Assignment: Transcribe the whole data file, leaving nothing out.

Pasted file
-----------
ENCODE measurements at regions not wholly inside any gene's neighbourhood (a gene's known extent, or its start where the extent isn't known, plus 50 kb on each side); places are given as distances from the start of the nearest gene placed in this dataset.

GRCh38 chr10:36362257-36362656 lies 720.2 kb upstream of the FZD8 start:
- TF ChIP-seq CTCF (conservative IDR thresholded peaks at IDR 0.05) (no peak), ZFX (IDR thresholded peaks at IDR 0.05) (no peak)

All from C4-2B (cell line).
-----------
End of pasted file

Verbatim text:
ENCODE measurements at regions not wholly inside any gene's neighbourhood (a gene's known extent, or its start where the extent isn't known, plus 50 kb on each side); places are given as distances from the start of the nearest gene placed in this dataset.

GRCh38 chr10:36362257-36362656 lies 720.2 kb upstream of the FZD8 start:
- TF ChIP-seq CTCF (conservative IDR thresholded peaks at IDR 0.05) (no peak), ZFX (IDR thresholded peaks at IDR 0.05) (no peak)

All from C4-2B (cell line).